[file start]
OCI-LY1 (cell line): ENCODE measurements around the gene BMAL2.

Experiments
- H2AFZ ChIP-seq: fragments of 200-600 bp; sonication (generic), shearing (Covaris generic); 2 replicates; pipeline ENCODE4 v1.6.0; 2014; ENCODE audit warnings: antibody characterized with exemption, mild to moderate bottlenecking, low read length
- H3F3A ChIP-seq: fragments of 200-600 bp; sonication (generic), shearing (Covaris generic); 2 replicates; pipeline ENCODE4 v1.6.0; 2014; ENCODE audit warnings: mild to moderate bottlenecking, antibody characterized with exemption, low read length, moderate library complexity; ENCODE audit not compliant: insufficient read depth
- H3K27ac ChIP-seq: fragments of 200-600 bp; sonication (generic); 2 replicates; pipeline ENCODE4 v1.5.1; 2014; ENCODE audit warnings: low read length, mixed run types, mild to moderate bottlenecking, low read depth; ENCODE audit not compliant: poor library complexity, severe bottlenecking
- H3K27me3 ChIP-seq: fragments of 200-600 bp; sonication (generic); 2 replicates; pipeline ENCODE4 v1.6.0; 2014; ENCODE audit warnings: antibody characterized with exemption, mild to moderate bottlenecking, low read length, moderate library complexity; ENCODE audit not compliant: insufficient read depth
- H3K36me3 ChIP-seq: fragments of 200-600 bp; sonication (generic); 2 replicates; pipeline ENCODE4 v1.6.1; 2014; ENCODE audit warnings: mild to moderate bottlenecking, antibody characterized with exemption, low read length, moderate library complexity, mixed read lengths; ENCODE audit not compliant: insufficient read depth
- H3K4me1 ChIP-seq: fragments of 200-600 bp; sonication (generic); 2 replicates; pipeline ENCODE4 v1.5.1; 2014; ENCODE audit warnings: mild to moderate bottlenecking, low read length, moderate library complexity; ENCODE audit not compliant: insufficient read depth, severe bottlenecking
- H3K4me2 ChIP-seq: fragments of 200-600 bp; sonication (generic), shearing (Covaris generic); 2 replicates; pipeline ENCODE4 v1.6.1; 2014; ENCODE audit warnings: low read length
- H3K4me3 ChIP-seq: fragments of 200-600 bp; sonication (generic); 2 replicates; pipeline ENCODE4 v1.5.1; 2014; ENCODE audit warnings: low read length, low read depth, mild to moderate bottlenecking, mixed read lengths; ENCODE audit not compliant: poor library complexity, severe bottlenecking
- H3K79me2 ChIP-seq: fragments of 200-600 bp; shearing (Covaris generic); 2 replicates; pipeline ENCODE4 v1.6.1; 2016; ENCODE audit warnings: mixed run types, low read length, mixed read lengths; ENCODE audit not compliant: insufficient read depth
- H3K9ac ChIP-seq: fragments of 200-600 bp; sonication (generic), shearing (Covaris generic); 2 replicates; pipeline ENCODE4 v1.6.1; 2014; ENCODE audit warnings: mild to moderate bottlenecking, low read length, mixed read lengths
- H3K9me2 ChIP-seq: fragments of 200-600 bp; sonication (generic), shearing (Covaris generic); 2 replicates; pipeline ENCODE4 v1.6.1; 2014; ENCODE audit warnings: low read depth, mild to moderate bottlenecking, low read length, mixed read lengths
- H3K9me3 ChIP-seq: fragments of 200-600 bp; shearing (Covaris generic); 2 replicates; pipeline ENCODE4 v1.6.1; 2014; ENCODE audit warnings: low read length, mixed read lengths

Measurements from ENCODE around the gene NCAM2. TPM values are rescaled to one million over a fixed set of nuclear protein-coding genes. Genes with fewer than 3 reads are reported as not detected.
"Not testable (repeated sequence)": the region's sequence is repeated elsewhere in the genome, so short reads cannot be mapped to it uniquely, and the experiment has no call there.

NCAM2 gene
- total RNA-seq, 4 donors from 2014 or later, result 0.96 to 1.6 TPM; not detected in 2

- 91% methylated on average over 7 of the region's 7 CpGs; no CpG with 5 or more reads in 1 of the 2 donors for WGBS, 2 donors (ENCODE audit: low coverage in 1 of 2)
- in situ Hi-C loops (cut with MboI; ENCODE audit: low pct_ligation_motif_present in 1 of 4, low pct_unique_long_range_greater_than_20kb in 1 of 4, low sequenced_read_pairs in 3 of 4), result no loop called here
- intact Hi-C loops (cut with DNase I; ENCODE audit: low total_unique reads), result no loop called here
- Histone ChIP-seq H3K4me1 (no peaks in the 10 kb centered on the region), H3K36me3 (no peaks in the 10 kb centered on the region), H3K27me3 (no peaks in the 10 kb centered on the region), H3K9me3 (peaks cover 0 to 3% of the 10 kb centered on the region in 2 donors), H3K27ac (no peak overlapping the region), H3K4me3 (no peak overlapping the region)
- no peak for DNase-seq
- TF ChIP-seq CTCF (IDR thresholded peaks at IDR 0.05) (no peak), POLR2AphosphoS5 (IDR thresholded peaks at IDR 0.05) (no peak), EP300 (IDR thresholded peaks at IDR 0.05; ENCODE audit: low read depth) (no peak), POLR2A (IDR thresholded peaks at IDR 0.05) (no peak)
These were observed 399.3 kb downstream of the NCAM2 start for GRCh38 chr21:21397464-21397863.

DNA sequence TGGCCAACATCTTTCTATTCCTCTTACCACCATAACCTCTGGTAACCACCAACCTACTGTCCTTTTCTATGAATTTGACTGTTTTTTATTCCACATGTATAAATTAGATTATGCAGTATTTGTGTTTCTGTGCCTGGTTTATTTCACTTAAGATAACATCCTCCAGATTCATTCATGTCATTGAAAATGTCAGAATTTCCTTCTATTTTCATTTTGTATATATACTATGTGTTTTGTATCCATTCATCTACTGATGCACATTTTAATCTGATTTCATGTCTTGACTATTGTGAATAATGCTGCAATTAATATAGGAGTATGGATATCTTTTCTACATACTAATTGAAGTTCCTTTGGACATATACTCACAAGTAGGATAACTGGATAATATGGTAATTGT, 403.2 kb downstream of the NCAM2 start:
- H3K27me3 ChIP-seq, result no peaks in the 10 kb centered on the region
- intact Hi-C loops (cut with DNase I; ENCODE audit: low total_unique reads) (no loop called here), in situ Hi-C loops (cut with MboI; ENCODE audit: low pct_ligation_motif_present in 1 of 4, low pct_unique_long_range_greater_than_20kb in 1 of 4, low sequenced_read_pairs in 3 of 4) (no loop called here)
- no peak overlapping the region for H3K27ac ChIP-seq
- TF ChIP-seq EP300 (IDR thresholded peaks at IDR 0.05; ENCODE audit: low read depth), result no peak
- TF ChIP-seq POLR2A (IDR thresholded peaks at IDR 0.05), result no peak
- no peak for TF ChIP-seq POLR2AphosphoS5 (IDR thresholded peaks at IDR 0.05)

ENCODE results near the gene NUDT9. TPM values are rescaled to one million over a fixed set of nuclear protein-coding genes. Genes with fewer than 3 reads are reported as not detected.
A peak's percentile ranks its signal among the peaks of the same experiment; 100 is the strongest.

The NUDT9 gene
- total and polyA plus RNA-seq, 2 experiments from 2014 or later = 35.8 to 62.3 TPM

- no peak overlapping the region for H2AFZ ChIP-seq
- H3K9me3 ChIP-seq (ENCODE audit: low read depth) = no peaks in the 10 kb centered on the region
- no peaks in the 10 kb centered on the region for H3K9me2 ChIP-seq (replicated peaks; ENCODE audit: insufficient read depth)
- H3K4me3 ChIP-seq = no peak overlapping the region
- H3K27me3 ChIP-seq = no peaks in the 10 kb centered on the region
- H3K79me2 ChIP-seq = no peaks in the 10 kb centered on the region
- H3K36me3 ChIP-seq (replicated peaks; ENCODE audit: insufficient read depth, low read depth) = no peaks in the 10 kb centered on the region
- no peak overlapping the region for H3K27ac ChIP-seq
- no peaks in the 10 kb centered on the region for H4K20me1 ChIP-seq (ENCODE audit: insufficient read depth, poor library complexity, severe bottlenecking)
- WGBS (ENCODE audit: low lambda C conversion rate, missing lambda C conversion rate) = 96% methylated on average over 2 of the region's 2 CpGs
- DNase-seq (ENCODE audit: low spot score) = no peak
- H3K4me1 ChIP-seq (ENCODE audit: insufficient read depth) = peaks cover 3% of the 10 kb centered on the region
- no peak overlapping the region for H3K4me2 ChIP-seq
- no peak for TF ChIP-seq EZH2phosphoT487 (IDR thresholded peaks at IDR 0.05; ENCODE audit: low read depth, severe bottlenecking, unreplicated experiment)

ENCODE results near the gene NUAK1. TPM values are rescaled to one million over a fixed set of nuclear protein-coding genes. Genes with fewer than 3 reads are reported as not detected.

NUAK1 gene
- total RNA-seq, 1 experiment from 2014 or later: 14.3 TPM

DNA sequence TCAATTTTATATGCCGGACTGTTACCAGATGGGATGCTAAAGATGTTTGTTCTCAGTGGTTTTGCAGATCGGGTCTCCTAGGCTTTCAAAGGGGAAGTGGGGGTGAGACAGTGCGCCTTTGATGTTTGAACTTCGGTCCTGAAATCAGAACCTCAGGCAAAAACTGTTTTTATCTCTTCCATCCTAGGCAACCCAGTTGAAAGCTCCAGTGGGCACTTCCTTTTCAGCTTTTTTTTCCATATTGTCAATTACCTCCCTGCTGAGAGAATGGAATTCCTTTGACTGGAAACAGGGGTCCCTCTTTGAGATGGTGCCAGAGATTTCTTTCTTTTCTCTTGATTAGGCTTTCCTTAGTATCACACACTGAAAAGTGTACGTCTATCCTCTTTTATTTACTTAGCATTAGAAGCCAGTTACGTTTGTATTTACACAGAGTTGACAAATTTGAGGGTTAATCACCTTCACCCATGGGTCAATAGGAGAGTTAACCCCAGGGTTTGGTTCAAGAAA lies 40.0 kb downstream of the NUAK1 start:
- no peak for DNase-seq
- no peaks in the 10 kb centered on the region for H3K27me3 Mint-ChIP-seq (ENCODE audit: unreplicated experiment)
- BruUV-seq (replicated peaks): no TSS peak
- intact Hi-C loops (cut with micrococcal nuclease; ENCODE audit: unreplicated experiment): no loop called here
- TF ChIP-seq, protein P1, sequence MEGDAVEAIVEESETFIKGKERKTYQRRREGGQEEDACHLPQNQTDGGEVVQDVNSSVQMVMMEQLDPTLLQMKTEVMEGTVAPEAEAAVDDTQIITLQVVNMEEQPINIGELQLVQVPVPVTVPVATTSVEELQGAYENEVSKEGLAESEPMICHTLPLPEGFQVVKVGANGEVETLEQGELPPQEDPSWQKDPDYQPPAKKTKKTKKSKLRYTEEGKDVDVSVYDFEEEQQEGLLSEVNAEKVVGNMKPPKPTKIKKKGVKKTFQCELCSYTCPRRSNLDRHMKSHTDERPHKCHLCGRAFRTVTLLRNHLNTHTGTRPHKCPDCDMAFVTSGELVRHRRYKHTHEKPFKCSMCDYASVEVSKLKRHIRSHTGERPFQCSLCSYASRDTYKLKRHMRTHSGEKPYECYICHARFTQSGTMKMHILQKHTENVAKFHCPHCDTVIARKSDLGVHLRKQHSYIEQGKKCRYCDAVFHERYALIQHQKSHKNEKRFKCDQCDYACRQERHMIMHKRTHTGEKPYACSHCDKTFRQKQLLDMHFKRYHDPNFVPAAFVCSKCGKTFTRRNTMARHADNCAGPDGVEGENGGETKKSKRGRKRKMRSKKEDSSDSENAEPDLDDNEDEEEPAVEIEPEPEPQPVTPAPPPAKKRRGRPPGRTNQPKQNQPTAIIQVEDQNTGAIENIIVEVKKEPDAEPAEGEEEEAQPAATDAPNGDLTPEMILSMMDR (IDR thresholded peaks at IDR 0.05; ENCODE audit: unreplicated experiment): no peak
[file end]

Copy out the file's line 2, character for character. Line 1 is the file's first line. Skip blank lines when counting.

Experiments